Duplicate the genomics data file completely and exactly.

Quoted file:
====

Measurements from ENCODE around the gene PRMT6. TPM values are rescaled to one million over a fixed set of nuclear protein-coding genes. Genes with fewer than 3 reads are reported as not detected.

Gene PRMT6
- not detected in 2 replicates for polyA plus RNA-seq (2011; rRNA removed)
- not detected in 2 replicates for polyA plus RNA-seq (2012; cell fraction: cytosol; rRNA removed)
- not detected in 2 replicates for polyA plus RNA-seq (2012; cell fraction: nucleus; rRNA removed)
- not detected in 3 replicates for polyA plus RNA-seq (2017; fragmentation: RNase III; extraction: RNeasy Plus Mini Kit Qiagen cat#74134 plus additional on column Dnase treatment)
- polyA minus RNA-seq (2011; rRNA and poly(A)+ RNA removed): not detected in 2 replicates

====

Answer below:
Measurements from ENCODE around the gene PRMT6. TPM values are rescaled to one million over a fixed set of nuclear protein-coding genes. Genes with fewer than 3 reads are reported as not detected.

Gene PRMT6
- not detected in 2 replicates for polyA plus RNA-seq (2011; rRNA removed)
- not detected in 2 replicates for polyA plus RNA-seq (2012; cell fraction: cytosol; rRNA removed)
- not detected in 2 replicates for polyA plus RNA-seq (2012; cell fraction: nucleus; rRNA removed)
- not detected in 3 replicates for polyA plus RNA-seq (2017; fragmentation: RNase III; extraction: RNeasy Plus Mini Kit Qiagen cat#74134 plus additional on column Dnase treatment)
- polyA minus RNA-seq (2011; rRNA and poly(A)+ RNA removed): not detected in 2 replicates